Virtual reality mass casualty triage training for paramedics hailed as a ‘game-changer’

A group of 36 Hazardous Area Response Team (HART) paramedics have tested  virtual reality (VR) mass casualty triage training that was developed for a paramedic’s Master of Science Degree program final year project.

HART colleagues from the North West Ambulance Service (NWAS) responded to a marauding terrorist attack (MTA) at a football stadium in the VR simulation.

They rapidly and accurately triaged 16 casualties with participants seeing blood and hearing casualty sounds and environmental noises as part of the virtual MTA incident. 

The VR simulation was developed by NWAS HART paramedic Steven Thompson for his Queen Mary University in London MSc to test the effectiveness of modern technologies to improve the training of specialist paramedics who go into highly hazardous environments.

Current HART training consists of PowerPoint presentations, paper-based exercises, practical skills stations and an exercise using heavy plastic manikins with observations written on casualty cards. This is generally followed by large scale exercises involving live actors as simulated patients.

The traditional manikins are cumbersome and offer limited feedback to the clinician when assessing for catastrophic haemorrhage, respiration rate and pulse/capillary refill as a real-life patient would. These physiological assessments are key components of the NaSMED triage sieve currently used by ambulance services in the UK.

When clinicians are utilising manikins for triage training, they refer to a casualty card which does not provide real-time feedback of patient emotion or physiological status.

Developed in partnership with Manchester-based v360group, the VR headset and simulation allows clinicians to deploy the triage process in real-time. This includes feedback from patients (unless deceased or unconscious), who could inform them of what injuries they had alongside distractions such as background noises from sirens and radio chatter.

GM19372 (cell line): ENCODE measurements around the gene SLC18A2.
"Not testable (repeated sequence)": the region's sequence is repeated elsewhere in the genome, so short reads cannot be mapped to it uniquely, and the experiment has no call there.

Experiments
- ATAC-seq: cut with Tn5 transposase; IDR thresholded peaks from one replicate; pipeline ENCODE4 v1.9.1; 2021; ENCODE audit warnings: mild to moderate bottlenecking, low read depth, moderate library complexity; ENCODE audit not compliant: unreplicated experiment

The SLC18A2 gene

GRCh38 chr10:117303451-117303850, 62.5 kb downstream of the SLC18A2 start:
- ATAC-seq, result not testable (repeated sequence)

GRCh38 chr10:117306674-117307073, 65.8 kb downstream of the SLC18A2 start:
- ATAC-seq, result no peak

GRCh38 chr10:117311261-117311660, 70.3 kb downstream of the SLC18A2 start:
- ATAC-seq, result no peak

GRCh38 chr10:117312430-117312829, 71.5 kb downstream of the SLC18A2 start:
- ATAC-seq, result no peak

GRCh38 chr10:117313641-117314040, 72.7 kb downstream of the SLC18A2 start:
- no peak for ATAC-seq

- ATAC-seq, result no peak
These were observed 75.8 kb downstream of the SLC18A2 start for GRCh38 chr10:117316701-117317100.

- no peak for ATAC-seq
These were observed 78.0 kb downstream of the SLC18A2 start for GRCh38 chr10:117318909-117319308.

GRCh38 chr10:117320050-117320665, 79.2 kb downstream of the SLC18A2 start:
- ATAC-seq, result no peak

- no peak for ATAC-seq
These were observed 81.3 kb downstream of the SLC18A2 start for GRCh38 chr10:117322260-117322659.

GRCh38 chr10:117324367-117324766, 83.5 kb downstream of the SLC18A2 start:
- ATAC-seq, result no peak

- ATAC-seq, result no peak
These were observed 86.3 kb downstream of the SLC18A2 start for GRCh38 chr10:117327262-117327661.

Clinicians can interact with the casualties and select treatments like tourniquet application, wound packing, applying pressure bandages, opening  airways and placing casualties in the recovery position.

Osian Parry, a HART operative who has been on SORT and HART training for several years and trialled the VR triage, said the software and hardware was ‘an absolute game-changer’. He said;

It’s incredible how immersive the virtual reality software is. Being able to assess a patient, visualising their condition and injuries, hear audible prompts and navigate through the realistic virtual environment gets you lost in the VR world. This pushes you as a clinician whilst stimulating all your senses.

All 36 HART participants involved in the trial said that VR improved the effectiveness of the HART paramedic training process for a mass casualty incident and 86% agreed that the VR experience increased their confidence in applying the triage process and attending a mass casualty incident.

HART paramedic Steven Thompson said:

Virtual reality helps fully immerse paramedics into an incident and provides real time tests with visual and audio clues working under time pressure.

I’m really pleased with the feedback because all participants said it helped improve training and confidence, which could be really useful in how we train all paramedics in the future especially to help assist with the rollout of a new triage sieve.

VR technology is an excellent supplementary training tool. Exercises in VR can be easily be created and replicated as many times as required at relatively low cost compared to staging multi-agency, mass casualty exercises.

In addition, participant performance data can be captured so training needs can be identified and this data is key to proving that staff are adequately trained and assessed and have enough resilience within regions to respond to mass casualty incidents.

Steven concluded:

I hope that every paramedic, nurse or doctor that may respond to mass casualty incidents gets the opportunity to use virtual reality, including the system I have helped developed with 360 Group, to improve their own training.

David Bull, NARU Head of Education, said:

 This is an exciting development that promises to add to the wealth of training resources that NARU provides to ensure our Hazardous Area Response Teams are best equipped and prepared to save lives in the some of the most challenging environments. 

I want to congratulate Steve on his project and thank him for using his extensive experience as a HART operative to investigate how new technology can be used as yet another resource to help equip HART paramedics.

It’s clear that alongside table-top training and in situ exercises as well as large scale multi agency exercises, virtual reality could play a new role in delivering realistic training.

Sam Slater, CEO of v360group, said:

At v360group, we specialise in creating immersive solutions for safety-critical industries such as nuclear, offshore, and renewables, where emergency response training is a top priority.

The results and feedback from the HART trial are very encouraging and confirm that VR is extremely effective in emergency response settings.

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